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Jena A. Hansen-Honeycutt, Alan M. Nasypany and Russell T. Baker

Two physically active patients presented with low back pain (LBP) and were previously diagnosed with a herniated disc. A unique treatment combination of a muscle energy technique (MET) and MyoKinesthetic (MYK) treatments were used to decrease pain and improve function. The treatment combination displayed clinically significant short-term improvements in four treatments or less and both patients reported no recurrence of pain at their 1-year follow-up. It is questionable if the presence of an anatomical abnormality, such as a herniated disc, is truly the source or unrelated to those experiencing LBP; utilizing a MET and MYK treatment may be beneficial for other patients reporting similar symptoms.

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Kimberly D. Johnston, Russell T. Baker and Jayme G. Baker

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Christy L. Hancock, Russell T. Baker and Eric A. Sorenson

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Erica S. Albertin, Emilie N. Miley, James May, Russell T. Baker and Don Reordan

Clinical Scenario: Hip osteoarthritis currently affects up to 28% of the population, and the number of affected Americans is expected to rise as the American population increases and ages. Limited hip range of motion (ROM) has been identified as a predisposing factor to hip osteoarthritis and limited patient function. Clinicians often apply therapy techniques, such as stretching and strengthening exercises, to improve hip ROM. Although traditional therapy has been recommended to improve hip ROM, the efficiency of the treatments within the literature is questionable due to lack of high-quality studies. More recently, clinicians have begun to utilize joint mobilization and the Mulligan Concept mobilization with movement techniques to increase ROM at the hip; however, there is a paucity of research on the lasting effects of mobilizations. Given the difficulties in improving ROM immediately (within a single treatment) and with long-lasting results (over the course of months), it is imperative to examine the evidence for the effectiveness of traditional therapy techniques and more novel manual therapy techniques. Focused Clinical Question: Is there evidence to suggest manual mobilizations techniques at the hip are effective at treating hip ROM limitations? Summary of Clinical Findings: 5 Randomized Controlled Studies, improved patient function and ROM with the Mulligan concept, high velocity low amplitude improved. Clinical Bottom Line: We found moderate evidence to suggest favorable outcomes following the use of hip mobilizations aimed at improving hip ROM and patient function. Strength of Recommendation: Strength of the studies identified are 1B.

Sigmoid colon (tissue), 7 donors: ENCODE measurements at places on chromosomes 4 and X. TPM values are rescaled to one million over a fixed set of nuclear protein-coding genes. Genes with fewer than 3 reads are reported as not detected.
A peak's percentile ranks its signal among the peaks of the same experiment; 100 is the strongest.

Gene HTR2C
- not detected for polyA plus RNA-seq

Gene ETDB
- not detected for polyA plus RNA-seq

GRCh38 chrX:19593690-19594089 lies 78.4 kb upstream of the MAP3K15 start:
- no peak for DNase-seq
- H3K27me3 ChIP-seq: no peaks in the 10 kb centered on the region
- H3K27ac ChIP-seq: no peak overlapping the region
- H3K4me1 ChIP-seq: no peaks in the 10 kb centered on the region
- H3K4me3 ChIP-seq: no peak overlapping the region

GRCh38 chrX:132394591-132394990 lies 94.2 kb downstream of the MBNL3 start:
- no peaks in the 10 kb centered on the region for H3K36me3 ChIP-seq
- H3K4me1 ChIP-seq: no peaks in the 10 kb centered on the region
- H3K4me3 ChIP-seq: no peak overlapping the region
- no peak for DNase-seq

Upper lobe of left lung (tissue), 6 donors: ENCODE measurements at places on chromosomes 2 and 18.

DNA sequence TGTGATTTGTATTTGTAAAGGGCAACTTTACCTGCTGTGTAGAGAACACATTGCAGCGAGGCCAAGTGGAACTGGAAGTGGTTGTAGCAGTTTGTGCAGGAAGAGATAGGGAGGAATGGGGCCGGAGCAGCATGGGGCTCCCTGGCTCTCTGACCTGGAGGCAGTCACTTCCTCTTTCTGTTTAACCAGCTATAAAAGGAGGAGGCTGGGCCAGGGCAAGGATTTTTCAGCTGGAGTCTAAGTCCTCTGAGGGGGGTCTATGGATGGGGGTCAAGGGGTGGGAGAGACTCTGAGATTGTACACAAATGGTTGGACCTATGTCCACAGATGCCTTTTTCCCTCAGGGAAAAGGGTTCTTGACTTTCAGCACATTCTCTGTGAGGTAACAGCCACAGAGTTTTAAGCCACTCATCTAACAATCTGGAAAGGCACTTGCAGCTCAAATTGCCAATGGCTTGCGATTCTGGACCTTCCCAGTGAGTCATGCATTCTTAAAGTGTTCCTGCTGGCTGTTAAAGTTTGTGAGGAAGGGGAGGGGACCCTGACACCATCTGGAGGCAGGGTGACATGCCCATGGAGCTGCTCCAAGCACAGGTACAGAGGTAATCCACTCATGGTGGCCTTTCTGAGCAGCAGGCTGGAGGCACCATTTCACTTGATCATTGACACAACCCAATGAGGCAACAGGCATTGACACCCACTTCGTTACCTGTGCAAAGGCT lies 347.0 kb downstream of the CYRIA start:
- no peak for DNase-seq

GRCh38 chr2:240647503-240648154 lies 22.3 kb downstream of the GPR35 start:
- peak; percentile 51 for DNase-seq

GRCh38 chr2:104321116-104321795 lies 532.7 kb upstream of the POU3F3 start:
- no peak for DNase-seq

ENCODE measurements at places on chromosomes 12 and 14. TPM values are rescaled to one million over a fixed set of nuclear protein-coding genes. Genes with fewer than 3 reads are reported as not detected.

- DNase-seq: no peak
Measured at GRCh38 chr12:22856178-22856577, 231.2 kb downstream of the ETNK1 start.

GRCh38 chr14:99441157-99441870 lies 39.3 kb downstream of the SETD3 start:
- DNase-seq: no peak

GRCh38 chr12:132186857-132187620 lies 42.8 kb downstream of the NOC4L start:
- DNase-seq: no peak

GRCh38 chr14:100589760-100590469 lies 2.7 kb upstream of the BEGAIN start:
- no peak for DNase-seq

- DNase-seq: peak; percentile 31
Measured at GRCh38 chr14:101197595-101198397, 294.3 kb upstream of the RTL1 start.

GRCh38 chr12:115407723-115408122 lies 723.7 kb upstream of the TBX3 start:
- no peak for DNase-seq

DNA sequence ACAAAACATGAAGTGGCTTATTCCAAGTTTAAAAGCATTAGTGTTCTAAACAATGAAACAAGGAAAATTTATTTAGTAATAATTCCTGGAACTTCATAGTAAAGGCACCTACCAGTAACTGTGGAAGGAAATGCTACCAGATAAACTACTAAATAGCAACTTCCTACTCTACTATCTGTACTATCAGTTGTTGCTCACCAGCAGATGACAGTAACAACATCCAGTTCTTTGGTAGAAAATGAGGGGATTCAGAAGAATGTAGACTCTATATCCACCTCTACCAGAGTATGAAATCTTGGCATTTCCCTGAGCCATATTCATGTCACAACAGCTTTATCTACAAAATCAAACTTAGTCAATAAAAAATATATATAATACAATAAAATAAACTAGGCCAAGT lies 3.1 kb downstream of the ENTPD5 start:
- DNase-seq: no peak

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Robert W. Cox, Rodrigo E. Martinez, Russell T. Baker and Lindsay Warren

Context: Range of motion is a component of a physical examination used in the diagnostic and rehabilitative processes. Following ankle injury and/or during research, it is common to measure plantar flexion with a universal goniometer. The ease and availability of digital inclinometers created as applications for smartphones have led to an increase in using this method of range of motion assessment. Smartphone applications have been validated as alternatives to inclinometer measurements in the knee; however, this application has not been validated for plantar flexion in the ankle. Objectives: The purpose of this study was (1) to assess the validity of the Clinometer Smartphone Application™ produced by Plaincode App Development for use in the ankle (ie, plantar flexion) and (2) to assess the validity of the inclinometer procedures used to measure ankle dorsiflexion for measuring ankle plantar flexion. Design: Blinded repeated measures correlational design. Setting: University-based outpatient rehabilitative clinic. Participants: A convenience sample (N = 50) of participants (27 females and 23 males) who reported to the clinic (mean age = 30.48 y). Intervention: Patients were long seated on a plinth, with the knee in terminal extension. Three plantar flexion measurements were taken with a goniometer on each foot by the primary researcher. The primary researcher then conducted 3 blinded measurements with The Clinometer Smartphone Application™ following the same procedure. A second researcher, who was blinded to the goniometer measurements, recorded the inclinometer measurements. After data were collected, a Pearson’s correlation was calculated to determine the validity of the clinometer app compared with goniometry. Main Outcome Measure: Degrees of motion for ankle plantar flexion. Results: Measurements produced using the Clinometer Smartphone Application™ were highly correlated for right foot (r = .92, P < .001), left foot (r = .92, P < .001), and combined (r = .92, P < .001) with goniometer measurements using a plastic universal goniometer. Conclusion: The Clinometer Smartphone Application™ is a valid instrument for measuring plantar flexion of the ankle.

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Marcie B. Fyock, Jeffrey G. Seegmiller, Alan M. Nasypany and Russell T. Baker

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Monica A. Matocha, Russell T. Baker, Alan M. Nasypany and Jeff G. Seegmiller

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Monica A. Matocha, Russell T. Baker, Alan M. Nasypany and Jeff G. Seegmiller

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Russell T. Baker, Alan Nasypany, Jeff G. Seegmiller and Jayme G. Baker

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Russell T. Baker, Alan Nasypany, Jeff G. Seegmiller and Jayme G. Baker